Dollar: slowly strengthening

Bank of Japan faces high expectations

Swiss National Bank continues to back its minimum exchange rate


Dollar: slowly strengthening

Our dollar assessment has barely changed. As a consequence of a stronger economic basis in the US, we continue to expect a gradual strengthening throughout the year. From our point of view, problems in the Eurozone are still not solved, as has been illustrated by Cyprus. This weighs on the economy, which is already weak (we have revised our GDP forecast downwards). The ECB has refrained from further action as well, but the weaker the economy, the likely further support measures become. In contrast, the Fed’s purchases seem to be reaching the economy, particularly the housing market, and the improvement on the labor market has accelerated recently. Hence, we continue to expect the dollar to strengthen slowly.


Bank of Japan faces high expectations

Haruhiko Kuroda was appointed the new governor of the Bank of Japan. He took office together with two new deputies (Iwata and Nakaso). Kuroda and Iwata are known as advocates of a looser monetary policy, which aims at overcoming deflationary tendencies in Japan and supporting economic growth. It is generally expected that Kuroda will fully support the political course of Prime Minister Abe and that he will soon announce further measures to loosen monetary policy. Kuroda already announced that he is willing to do everything necessary to achieve the 2% inflation target.
Consequently, expectations are high. According to analysts, words should soon be followed with actions in order to keep the credibility of the BoJ intact and avoid market disappointment. Markets are thus waiting with baited breath for Kuroda’s first Monetary Policy Meeting on April 3/4. Observers assume that monetary policy might already be loosened then, e.g. by front-loading unlimited asset purchases (currently planned starting from 2014).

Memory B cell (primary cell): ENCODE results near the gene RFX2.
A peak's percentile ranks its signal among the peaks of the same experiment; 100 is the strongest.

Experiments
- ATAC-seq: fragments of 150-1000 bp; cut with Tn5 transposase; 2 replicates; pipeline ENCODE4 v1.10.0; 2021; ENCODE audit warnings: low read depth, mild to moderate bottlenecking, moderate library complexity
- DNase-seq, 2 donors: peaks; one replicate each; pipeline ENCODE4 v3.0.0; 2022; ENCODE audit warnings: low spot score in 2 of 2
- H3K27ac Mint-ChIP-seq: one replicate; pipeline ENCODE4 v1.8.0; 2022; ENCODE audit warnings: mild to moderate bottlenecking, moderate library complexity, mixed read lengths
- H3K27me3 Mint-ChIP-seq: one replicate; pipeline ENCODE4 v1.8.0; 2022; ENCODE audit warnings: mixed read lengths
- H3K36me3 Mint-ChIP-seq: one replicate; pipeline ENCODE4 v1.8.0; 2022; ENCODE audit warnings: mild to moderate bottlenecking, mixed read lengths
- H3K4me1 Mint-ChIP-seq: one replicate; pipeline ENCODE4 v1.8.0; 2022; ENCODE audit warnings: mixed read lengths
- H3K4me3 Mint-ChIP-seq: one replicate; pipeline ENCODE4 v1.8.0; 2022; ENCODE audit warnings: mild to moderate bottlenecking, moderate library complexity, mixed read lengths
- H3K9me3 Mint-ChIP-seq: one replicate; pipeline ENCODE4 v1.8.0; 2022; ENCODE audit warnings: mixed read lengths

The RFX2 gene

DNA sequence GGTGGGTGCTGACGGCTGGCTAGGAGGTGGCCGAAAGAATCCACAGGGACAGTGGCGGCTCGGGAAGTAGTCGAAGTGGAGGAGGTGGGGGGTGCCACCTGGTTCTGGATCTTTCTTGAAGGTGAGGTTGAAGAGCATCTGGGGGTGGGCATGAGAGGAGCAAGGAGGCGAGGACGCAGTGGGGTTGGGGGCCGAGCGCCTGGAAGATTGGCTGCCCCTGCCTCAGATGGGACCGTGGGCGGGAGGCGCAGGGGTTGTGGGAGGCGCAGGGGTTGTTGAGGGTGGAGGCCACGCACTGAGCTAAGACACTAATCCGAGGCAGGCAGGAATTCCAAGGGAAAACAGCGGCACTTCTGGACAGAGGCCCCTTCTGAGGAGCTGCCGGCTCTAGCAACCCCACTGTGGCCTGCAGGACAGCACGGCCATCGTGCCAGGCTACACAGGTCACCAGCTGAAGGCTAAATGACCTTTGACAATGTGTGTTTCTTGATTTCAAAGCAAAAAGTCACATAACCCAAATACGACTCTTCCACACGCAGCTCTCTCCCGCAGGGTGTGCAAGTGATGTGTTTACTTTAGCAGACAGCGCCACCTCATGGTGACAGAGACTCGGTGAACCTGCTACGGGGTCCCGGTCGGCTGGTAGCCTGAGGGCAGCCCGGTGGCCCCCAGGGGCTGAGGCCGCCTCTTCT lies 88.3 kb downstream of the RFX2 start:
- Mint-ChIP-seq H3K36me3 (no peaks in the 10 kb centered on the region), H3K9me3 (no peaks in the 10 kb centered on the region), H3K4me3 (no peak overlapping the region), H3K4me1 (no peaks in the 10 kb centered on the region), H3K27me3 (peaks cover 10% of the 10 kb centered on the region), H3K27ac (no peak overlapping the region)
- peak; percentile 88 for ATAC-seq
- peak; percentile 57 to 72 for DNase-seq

Since summer 2012, the yen has depreciated by more than 20% vs. the EUR and USD. This process has come to a halt since February, though.
According to analysts, the high expectations of looser monetary policy might cause short-term setbacks (which would weaken the yen). Nevertheless, in the medium run, they expect further slight depreciation of the yen against the USD.


Swiss National Bank continues to back its minimum exchange rate

In the course of its quarterly Monetary Policy Assessment, the Swiss National Bank last week reaffirmed its willingness to defend the lower bound of 1.20 EURCHF. It revised its inflation forecasts further downwards and now expects an inflation rate of 0.2% for 2014, which is at the lower limit of its definition of price stability. In the foreseeable future, there is thus no threat of inflation. This supports the justification for the lower bound of the SNB. According to the National Bank, the global economic situation and sentiment on financial markets remain vulnerable. SNB President Thomas Jordan mentioned that an exit from the minimum exchange rate policy is still ‘far away’. Recent comments from the IMF also underpin the measure. According to Swiss statements, the IMF supports the minimum exchange rate and recommends maintaining it ‘as long as an economic recovery is not firmly underway and inflationary risks are not visible.’

The statements from the SNB and IMF support our view that the downside risks for price stability and economic development in Switzerland are still high. This is also reflected in the recent appreciation of the franc in the course of the Italian elections and the bailout negotiations in Cyprus. There are still risks that, without a lower bound, deepening uncertainty could cause a quick and distinctive franc appreciation. This would imply high economic and deflationary risks for Switzerland. Additionally, the wording of the SNB recently became sharper, making a removal of the lower bound over the course of the year less and less likely. We expect that the SNB will stick to its minimum exchange rate for now and observe further developments. The short-term development of the exchange rate might be driven by progress and regress in the Eurozone. In particular, renewed tensions (e.g. in Italy) could cause an appreciation of the franc in the direction of the lower bound and force the SNB to buy foreign currency again. We expect that the exchange rate will remain close to – albeit above – the lower bound in the medium run.